I also should admit that this is true. However, it complicates a lot the way how people think.
In ordinary word, people get used to the fact that USD banknotes are interchangeable. Imaging how horrible would be for the people in DC to search for a currency exchange to exchange California USD to DC USD. This would be complicated. And this was actually a period in the US banking system, that is called free banking.

I see the advantages and disadvantages of both approaches. Personally, I believe, everything starts with simple straightforward UX. And onboarding to Curve is for sure not to mass market.


Another point on the Dragon bridge:
We did not implemented PoSA, simply because Ethereum 1.0 has ethash. So to launch a fully trustless Dragon bridge somebody needs to work on the implementation of the consensus. However, there’s an option to launch the bridge in the PoA mode, when only trusted relayer submits block headers and contracts trust them. This feature was implemented to support Rinkeby. Here’re two questions:

  1. We can launch Dragon Bridge faster in PoA mode and when the new consensus is implemented, update the bridge and make it trustless. What do you feel about this?
  2. We can issue a grant for a third party to implement the PoSA consensus while we’re wrapping up Aurora. Is this something interesting to you or sufficiently experienced developers that you know?
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Isn’t BSC itself essentially PoA? Meaning that you don’t really change much about security model if bridge is also PoA. Maybe to align incentives better some of the PoA signers should be large BNB holders and/or Binance itself.

Well, BSC will argue that they’re PoA, since there’s a procedure how to become a BSC validator. However, many people are saying that this is PoA.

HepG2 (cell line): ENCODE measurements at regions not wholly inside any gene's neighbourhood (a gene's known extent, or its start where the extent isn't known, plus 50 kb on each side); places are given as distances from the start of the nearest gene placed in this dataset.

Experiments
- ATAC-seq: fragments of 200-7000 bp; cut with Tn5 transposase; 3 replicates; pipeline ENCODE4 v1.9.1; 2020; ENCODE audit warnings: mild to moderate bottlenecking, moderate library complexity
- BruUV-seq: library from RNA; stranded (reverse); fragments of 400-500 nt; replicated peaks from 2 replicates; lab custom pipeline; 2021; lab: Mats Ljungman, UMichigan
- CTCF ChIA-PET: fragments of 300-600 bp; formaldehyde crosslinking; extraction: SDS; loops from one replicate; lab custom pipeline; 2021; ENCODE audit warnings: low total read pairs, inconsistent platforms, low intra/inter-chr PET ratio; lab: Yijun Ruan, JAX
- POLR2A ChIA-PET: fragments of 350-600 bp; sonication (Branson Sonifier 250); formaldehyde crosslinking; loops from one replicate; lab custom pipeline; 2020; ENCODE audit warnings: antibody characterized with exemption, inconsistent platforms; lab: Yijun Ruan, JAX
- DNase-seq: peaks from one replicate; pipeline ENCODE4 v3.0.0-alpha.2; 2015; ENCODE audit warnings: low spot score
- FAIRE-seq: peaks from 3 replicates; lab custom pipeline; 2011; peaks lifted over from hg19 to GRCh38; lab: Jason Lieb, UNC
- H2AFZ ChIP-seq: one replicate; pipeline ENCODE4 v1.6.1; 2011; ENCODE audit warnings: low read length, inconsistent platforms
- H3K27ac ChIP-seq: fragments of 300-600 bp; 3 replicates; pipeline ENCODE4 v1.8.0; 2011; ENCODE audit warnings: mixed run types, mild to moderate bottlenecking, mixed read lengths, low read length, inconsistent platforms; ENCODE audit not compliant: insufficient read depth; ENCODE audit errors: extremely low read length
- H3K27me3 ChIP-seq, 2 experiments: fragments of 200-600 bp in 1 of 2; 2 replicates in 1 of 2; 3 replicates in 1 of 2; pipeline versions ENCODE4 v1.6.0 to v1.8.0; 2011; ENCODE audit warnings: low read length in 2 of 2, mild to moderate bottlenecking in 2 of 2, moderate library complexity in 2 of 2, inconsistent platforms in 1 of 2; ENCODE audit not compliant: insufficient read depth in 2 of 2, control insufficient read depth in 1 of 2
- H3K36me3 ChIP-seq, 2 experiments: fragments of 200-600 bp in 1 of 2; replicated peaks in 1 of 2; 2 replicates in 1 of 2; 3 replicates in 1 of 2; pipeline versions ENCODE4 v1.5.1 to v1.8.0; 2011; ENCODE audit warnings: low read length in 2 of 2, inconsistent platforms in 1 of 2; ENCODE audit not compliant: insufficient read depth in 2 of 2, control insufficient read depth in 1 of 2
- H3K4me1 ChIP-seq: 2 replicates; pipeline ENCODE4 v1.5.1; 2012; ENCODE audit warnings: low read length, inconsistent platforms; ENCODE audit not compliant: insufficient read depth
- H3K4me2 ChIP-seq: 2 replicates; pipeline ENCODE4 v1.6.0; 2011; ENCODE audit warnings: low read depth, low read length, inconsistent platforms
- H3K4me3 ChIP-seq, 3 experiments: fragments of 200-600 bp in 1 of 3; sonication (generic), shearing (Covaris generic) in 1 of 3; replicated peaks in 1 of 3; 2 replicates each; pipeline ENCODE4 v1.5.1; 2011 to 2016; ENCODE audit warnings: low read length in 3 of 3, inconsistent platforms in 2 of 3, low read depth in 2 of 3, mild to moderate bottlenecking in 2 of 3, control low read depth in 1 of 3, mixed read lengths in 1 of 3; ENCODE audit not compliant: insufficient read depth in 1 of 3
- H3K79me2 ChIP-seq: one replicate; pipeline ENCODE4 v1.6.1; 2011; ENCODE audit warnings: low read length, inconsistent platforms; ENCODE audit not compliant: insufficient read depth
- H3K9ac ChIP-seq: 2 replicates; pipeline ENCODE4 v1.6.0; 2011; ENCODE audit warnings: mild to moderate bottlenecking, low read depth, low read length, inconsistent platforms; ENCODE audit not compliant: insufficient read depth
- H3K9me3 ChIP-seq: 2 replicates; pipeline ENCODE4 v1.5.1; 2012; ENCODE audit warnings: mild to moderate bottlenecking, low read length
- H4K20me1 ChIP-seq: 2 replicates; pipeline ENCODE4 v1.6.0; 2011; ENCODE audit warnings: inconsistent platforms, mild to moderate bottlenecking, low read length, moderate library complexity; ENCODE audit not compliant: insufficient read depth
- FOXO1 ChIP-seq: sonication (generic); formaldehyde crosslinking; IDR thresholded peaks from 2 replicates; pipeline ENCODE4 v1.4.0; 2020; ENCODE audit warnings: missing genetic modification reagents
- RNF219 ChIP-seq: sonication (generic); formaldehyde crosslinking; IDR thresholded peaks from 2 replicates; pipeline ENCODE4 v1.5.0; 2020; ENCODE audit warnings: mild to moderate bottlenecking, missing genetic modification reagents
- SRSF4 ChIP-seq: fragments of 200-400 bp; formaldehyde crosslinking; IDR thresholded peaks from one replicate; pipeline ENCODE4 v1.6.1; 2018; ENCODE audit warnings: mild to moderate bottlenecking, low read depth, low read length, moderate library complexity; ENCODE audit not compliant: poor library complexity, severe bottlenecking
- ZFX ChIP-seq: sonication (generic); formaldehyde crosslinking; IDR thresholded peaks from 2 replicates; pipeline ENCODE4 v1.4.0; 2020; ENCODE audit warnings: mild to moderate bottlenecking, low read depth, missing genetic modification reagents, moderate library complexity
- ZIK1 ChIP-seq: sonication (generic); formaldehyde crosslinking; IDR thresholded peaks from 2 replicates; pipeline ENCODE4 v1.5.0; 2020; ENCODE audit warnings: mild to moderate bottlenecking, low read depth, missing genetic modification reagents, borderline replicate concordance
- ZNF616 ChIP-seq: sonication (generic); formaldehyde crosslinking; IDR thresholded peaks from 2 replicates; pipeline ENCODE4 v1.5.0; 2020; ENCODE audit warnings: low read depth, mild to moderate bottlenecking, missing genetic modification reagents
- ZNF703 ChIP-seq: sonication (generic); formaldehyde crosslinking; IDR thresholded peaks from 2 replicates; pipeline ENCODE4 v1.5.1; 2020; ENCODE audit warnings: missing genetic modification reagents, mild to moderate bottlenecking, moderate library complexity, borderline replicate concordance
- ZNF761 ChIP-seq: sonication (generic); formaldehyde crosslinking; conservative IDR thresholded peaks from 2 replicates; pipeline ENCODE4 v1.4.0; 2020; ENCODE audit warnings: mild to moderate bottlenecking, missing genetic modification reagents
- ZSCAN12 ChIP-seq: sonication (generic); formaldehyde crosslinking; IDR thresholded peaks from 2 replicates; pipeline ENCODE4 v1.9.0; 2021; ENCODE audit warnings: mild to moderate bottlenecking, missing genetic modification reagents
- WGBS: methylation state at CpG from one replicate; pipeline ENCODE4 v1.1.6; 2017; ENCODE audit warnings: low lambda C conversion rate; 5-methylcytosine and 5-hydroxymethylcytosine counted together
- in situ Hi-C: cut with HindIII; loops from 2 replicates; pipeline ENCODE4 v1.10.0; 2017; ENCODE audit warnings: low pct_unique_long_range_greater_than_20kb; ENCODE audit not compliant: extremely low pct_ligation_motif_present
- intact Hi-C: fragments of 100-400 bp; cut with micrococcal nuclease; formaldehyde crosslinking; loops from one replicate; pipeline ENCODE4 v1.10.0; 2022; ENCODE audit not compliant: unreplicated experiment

From my point of view anything that is not consensus is PoA.

In the case of the Rainbow Bridge, PoA mode is specifying a relayer who is able to submit block headers, and these headers are not verified, just trusted. Only one relayer can be specified.

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Fascinating discussion. I have been learning A LOT, but unfortunately I don’t think I have the technical depth to comment on the PoA (temporary) v PoSA questions.

What I do think I can contribute is the perspective from the average user: we really have no idea what is behind the screen, knowing it is ‘EVM compatible’ tends to be enough.*

The acute pain point now, with a recent example: Ethereum is simply unusable outside of the scope of derelict speculation.

I just tried to transfer $500 worth of DAI over the Rainbow Bridge. Just the network fee from my Binance account to my Eth wallet was $77. I stopped the process there, as with current gas prices of 241 gwei I don’t want to imagine what the transaction of using the bridge would’ve costed.

I had a strong vested interest in sending DAI over bridge: was planning to add liquidity to a couple of markets on Pulse (‘Will ETH flip BTC’) and also add liquidity of Ref finance, all while making instructional videos documenting the process. Even then, couldn’t really get the unit economics to work.

I’ll just buy the $500 worth of Near instead and transfer that out of Binance, exchange it once I enter paradise (Near ecosystem, Ref). However, that still leaves us with the same problem we started: how can we encourage the adoption of Bridges and increase the flow of assets, particularly those in demand such as DAI.

Aware that the above is just my personal experience, I do strongly believe that if BSC could be used as a (much) cheaper bridge - one that actually ‘exploits’ Binance willingness to subsidy their bridge and enable instant withdrawal of all assets as BEP-20s) - then we could open the floodgates to liquidity on Near.

So my humble contribution is that most likely a temporary PoA as a short term solution w trustless upgrade further down the track would work really well.

[*This is an area where we could do a lot of work in distinguishing the different types of EVMs and different kinds of bridges. This would fall squarely within the scope of the Open Web Sandbox, although I wonder whether we have people with the required technical expertise to explain these nuances.]